The GIMP 1.1 series focused on fixing bugs and improving the port to Windows. No official release occurred during this series. Following this the odd numbered series (e.g. 1.1) of GIMP releases were considered unstable development releases and even numbered releases (e.g. 1.2) were considered stable releases. By this time, GTK+ had become a significant project and many of GIMP's original developers turned to GTK+ development. These included Owen Taylor (author of GIMP ifsCompose),  Federico Mena, Tim Janik,  Shawn Amundson and others. GNOME also attracted GIMP developers. The primary GIMP developers during this period were Manish Singh, Michael Natterer  Sven Neumann and Tor Lillqvist who primarily fixed issues so that GIMP could run on Win32. 
GIMP 1.2.0 was released on December 25, 2000. GIMP 1.2 had a new development team of Manish Singh, Sven Neumann and Michael Natterer and others. GIMP 1.2 offered internationalization options, improved installation dialogs, many bug fixes (in GIMP and GTK+), overhauled plug-ins, reduced memory leaks and reorganized menus.  New plug-ins included GIMPressionist and Sphere Designer by Vidar Madsen;  Image Map by Maurits Rijk;  GFlare by Eiichi Takamori; Warp by John P. Beale, Stephen Robert Norris and Federico Mena Quintero; and Sample Colorize and Curve Bend by Wolfgang Hofer. New tools included a new path tool, a new airbrush tool, a resizable toolbox, enhanced pressure support, a measure tool, dodge, burn and smudge tools. New functionality included image pipes, jpeg save preview, a new image navigation window, scaled brush previews, selection to path, drag'n'drop, quickmask, a help browser, tear-off menus and the waterselect plug-in was integrated into the color-selector.
The 1.2 series was the final GIMP 1 series.
GIMP 2.0.0 was released on March 23, 2004. The biggest visible change was the transition to the GTK+ 2.x toolkit.
Among the major changes in GIMP 2.2 are:
- Previews for transform tools
- Improved drag-and-drop support
- A new script interpreter, Tiny-fu, which was supposed to eventually replace Script-fu (never did).
- New plugins: neon, cartoon, photocopy, softglow, dog, retinex, glob.
Major revisions in interface and tools were made available with the GIMP 2.4.0 release on October 24, 2007. Rewritten selection tools, use of the Tango style guidelines for a polished UI on all platforms, a foreground selection tool, and support for the ABR brush filetype along with the ability to resize brushes were some of the many updates.
More major revisions in interface and tools were made available with the 2.6.0 release on October 1, 2008. There were large changes in the UI, free select tool and brush tools, and lesser changes in the code base. Also, partial tool level integration of GEGL was enacted that is supposed to lead to higher color depths as well as non-destructive editing in future versions.  Starting from the first bugfix version, GIMP 2.6.1, the "The Utility Window Hint", that enforced MDI behavior on Microsoft Windows, as opposed to only being supported in GNOME.
2.8 was released on May 3, 2012 with several revisions to the user interface. These include a highly criticized redesigned save/export menu that aims to reinforce the idea that information is lost when exporting. The text tool was also redesigned so that a user edits text on canvas instead of in a separate dialog window. This feature was one of the Google Summer of Code (GSoC) projects from 2006.
2.8 also features layer groups, simple math in size entry fields, JPEG2000 support, PDF export, a webpage screenshot utility, and a single-window mode.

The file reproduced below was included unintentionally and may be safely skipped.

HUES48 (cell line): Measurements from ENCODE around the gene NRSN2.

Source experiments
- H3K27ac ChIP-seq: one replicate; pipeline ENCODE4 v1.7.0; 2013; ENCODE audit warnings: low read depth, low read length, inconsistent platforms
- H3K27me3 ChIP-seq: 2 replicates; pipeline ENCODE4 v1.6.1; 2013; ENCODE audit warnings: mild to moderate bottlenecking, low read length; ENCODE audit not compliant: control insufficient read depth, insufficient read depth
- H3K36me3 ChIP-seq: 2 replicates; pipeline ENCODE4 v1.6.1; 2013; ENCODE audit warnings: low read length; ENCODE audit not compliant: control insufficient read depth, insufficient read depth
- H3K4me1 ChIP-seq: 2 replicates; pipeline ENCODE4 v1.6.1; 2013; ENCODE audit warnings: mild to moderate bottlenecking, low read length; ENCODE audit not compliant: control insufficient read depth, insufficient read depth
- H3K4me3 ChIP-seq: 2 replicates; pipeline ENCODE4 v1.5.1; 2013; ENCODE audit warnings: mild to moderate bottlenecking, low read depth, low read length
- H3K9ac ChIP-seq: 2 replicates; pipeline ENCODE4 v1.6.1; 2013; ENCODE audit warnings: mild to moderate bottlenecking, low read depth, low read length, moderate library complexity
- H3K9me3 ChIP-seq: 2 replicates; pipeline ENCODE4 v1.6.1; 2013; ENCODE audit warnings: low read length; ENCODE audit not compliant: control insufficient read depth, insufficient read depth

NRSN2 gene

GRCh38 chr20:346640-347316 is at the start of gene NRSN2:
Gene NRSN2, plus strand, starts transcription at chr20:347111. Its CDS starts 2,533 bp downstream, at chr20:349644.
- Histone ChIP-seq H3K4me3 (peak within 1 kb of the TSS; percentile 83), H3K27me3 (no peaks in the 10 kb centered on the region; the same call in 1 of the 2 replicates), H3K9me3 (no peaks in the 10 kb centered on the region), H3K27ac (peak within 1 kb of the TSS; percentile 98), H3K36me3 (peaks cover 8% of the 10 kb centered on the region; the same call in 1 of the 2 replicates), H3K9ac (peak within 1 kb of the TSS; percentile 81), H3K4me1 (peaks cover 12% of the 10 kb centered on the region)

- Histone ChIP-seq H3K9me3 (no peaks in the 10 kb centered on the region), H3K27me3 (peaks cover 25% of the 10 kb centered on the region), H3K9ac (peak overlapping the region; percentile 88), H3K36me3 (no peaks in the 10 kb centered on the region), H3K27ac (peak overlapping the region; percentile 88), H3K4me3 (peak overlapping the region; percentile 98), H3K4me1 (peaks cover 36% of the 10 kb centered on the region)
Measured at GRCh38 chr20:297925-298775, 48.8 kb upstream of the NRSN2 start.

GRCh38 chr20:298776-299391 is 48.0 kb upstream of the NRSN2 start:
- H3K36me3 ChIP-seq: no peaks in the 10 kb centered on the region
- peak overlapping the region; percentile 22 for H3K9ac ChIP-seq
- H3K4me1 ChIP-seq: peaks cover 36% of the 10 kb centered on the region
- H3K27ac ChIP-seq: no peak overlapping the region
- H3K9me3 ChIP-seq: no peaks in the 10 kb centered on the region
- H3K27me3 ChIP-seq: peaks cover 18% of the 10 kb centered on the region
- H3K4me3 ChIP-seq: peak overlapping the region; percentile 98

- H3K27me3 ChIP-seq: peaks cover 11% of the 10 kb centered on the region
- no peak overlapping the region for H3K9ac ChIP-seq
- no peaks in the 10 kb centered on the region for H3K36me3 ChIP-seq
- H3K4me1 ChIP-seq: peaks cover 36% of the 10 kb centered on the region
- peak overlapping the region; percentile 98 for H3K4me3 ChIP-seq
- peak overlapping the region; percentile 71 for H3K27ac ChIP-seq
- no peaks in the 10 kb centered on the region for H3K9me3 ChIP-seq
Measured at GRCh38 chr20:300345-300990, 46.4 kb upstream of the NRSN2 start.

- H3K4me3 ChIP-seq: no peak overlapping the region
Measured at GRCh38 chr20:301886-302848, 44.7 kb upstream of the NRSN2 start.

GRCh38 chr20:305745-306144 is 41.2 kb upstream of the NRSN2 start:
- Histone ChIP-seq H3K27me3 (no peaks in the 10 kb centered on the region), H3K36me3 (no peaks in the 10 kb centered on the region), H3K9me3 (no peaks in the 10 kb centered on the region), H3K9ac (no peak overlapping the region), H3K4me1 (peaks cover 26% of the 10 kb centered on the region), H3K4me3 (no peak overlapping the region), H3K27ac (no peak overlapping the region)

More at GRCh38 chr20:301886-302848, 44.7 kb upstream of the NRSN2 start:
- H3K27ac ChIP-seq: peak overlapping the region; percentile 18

GEGL has also received its first stable release (0.1), where the Application Programming Interface is considered mostly stable; GEGL has continued to be integrated into GIMP, now handling layer projection, this is a major step forward into full integration of GEGL that will allow GIMP to have better non-destructive work-flows in future releases.
This version requires Windows XP to have SP3.
- Spencer Kimball & Peter Mattis (1996-02-11). "Readme" (TXT). Retrieved 2008-03-23.
- GIMP - Prehistory - Before GIMP 0.54
- GIMP - Documentation
- Seth Burgess. "A Brief History of GIMP". Retrieved 2008-03-24.
- Seth Burgess. "A Brief History of GIMP". Retrieved 2008-03-24.[dead link]
- Zach Beane (2001-12-24). "Tips, Tricks, and other Stuff". Retrieved 2008-03-24.
- Tuomas Kuosmanen. "Gimp stuff". Retrieved 2008-03-24.
- Larry Ewing (1998-03-09). "Penguin Tutorial". Retrieved 2008-03-24.
- Federico Mena-Quintero (1997-10-23). "The GIMP's color gradient editor". Everyone loves The GIMP. Archived from the original on 2008-03-01. Retrieved 2008-03-24.
- Richard Stallman (1989-02-01). "GNU General Public License". Free Software Foundation. Retrieved 2008-03-23.
Because the program is licensed free of charge, there is no warranty for the program, to the extent permitted by applicable law.
- Spencer Kimball & Peter Mattis (1996-07-17). "Relnotes" (TXT). Retrieved 2008-03-24.
- "Readme" (TXT). 1996-07-17. Retrieved 2008-03-24.
- Adrian Likins and Jens Lautenbacher. "classic.gimp.org". Retrieved 2008-03-24.
- Marc Lehmann. "Gimp". Retrieved 2008-03-04.
- Seth Burgess (2002-06-05). "Seth's Perl-Fu". Retrieved 2008-03-24.[dead link]
- Seth Burgess (2002-09-18). "Debugging gimp-perl scripts; a how-to". Retrieved 2008-03-24.[dead link]
- Dov Grobgeld. "A Tutorial for Perl Gimp Users". Retrieved 2008-03-04.
- "Readme" (TGZ). 1997-10-22. Retrieved 2008-03-24.
- "An online graphics generator powered by GIMP". Retrieved 2008-03-24.
- "Owen Taylors GTK Stuff". 1998-05-29. Retrieved 2008-03-24.
- "Boring news about Federico". Retrieved 2008-03-24.
- "Technical ramblings by Tim Janik". Retrieved 2012-11-06.
- "Mitchs blog". Retrieved 2008-03-24.
- "svenfoo". Retrieved 2008-03-24.
- "Changelog" (TXT). 2000-12-24. Retrieved 2008-03-24.
- "News" (TXT). 2000-12-25. Retrieved 2008-03-24.
- "The GIMPressionist". Retrieved 2008-03-24.
- "Maurits thinks aloud". Retrieved 2008-03-24.
- What's New in The GIMP 2.2? at the Wayback Machine (archived January 15, 2009)
- "GIMP 2.6 Release Notes". Gimp.org. Retrieved 2009-01-24.
- 2.8 release notes